PS - I sincerely hope I am done single-handedly supporting the veterinary community in Northeast Ohio soon. In addition to "coughing horse", I had "anaphylactic reaction donkey" last month, and now I have "painful lump on jaw dog", who goes in this morning; anticipating x-ray$.
    Dog has a cracked tooth. Antibiotics followed by an extraction.



  7. #7
    Join Date
    Aug. 5, 2005
    Location
    Southeast, VA
    Posts
    445

    Default

    Interested in this thread also as my mare coughs spring to fall and I'm trying to prevent it from getting worse. Allergy test showed shes mainly allergic to deer flys and molds. Vet says to try the allergic shots but at $230 to start for 5-7months and on top of that I need to have her hocks injected asap (another $300) I think I'm going to try to manage it this year and do allergy shots next year if I need to.

    My vet told me to keep my mare in during the day and to stay in front of the fan during those times. I'm also going to switch her to something other than hay starting early spring but not sure what is best.

    I've been using smartbreath from smartpak also and it does seem to help some.



  8. #8
    Join Date
    Jun. 27, 2006
    Posts
    296

    Default

    OP no fun especially this time of year to have lots of vet bills - hope things settle down.

    Probably not for OP, but my pony has a cough every year spring and fall. What help is as soon as she starts with dry cough I give her Cough Free. Best anyone can figure her timing is around the farmers harvesting crops. Cough Free has ginger in it and helps her every time.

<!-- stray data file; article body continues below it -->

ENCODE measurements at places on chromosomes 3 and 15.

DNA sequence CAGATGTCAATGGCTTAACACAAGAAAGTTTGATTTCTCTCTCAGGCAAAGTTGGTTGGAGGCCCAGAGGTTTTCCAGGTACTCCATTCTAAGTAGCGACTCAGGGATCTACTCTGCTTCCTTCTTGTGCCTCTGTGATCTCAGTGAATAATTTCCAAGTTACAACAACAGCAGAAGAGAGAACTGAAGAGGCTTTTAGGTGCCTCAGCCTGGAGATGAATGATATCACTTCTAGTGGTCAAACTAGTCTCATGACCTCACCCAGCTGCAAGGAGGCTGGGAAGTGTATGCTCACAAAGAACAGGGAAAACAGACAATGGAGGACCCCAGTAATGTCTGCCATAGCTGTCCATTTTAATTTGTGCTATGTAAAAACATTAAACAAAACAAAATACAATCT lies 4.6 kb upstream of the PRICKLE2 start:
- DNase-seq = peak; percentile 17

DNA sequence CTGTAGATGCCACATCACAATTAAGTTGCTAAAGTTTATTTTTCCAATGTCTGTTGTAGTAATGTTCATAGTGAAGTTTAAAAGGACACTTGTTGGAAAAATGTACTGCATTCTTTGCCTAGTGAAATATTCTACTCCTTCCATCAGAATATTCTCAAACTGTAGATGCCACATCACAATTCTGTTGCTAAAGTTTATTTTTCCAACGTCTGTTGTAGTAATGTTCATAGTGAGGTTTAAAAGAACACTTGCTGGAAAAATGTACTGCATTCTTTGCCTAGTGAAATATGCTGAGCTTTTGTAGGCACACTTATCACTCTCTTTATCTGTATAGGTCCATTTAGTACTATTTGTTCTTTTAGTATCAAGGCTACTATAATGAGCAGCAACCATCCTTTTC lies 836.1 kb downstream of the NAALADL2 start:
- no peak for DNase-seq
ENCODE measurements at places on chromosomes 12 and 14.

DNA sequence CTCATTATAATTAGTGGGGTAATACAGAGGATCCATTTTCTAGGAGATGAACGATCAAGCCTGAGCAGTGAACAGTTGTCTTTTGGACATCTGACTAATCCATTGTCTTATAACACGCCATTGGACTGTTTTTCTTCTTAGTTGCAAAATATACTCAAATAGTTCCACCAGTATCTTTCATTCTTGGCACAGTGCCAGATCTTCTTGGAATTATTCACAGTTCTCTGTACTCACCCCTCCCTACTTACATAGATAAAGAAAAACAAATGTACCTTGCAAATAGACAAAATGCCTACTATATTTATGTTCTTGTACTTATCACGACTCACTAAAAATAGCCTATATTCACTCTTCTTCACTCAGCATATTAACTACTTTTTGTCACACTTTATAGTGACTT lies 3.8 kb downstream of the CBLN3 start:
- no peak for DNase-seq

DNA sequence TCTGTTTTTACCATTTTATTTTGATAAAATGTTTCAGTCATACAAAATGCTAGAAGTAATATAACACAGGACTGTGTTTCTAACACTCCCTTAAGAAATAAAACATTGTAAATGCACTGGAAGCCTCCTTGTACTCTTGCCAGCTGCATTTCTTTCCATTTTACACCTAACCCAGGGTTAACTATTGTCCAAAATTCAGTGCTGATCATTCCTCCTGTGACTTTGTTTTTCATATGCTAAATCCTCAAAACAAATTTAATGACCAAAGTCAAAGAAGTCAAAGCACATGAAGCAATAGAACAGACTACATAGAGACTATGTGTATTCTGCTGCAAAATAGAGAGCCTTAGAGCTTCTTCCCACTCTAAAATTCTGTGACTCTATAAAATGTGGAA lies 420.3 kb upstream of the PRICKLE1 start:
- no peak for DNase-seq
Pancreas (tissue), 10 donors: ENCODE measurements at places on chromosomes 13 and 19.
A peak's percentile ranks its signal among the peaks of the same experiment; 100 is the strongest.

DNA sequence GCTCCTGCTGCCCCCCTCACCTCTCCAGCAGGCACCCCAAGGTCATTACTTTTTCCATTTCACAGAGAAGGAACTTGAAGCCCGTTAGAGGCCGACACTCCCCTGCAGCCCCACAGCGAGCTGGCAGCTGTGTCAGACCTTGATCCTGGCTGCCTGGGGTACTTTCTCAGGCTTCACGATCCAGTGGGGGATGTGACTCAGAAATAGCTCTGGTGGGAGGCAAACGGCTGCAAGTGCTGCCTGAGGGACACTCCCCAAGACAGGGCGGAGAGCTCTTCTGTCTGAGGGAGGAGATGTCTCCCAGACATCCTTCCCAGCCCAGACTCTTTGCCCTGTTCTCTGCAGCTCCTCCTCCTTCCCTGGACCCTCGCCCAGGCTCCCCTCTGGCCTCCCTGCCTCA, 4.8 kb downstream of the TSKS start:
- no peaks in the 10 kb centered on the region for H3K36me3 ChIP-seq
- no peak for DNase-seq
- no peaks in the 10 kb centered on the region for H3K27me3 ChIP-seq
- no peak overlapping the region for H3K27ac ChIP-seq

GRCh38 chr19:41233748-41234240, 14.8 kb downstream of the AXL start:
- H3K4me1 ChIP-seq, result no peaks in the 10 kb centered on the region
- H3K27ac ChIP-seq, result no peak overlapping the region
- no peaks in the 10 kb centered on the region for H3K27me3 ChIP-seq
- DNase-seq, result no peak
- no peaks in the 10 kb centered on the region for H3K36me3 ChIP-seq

9. #9
    Join Date
    Oct. 13, 2011
    Location
    Central Va.
    Posts
    671

    Default

    All I have to offer is to second the complete feed (soaked) idea.
    I'm having to feed this as well, instead of hay, due to gastric impaction. Like you I'm hoping it's temporary.
    "Single-handedly supporting the veterinary community" is tiresome isn't it?



  10. #10
    Join Date
    Aug. 2, 2000
    Location
    Chesterland, OH USA
    Posts
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    Default

    The horse's issues seem to stem from suspect Shavings.
    It is a deep wet cough.
    Diagnostics showed no infection.
    Steroids have not helped.
    ventipulmin and banamine seemed to help initially.
    Waiting on a callback from the vet.
    I want to try more ventipulmin and some Dex.
    Back to the feed store.

    Oh he will not eat any soaked food.



  11. #11
    Join Date
    May. 5, 2011
    Posts
    1,712

    Default

    Will he eat hay pellets? My Arab likes hay pellets, but not hay cubes. I haven't a clue why. He gets hay pellets at endurance rides because he can eat more of them faster than he can eat actual hay and loves them.

    Alternatively, go for a senior feed that is designed to replace hay entirely for older horses who can't eat it. That can get expensive though because you're supposed to feed a lot of it.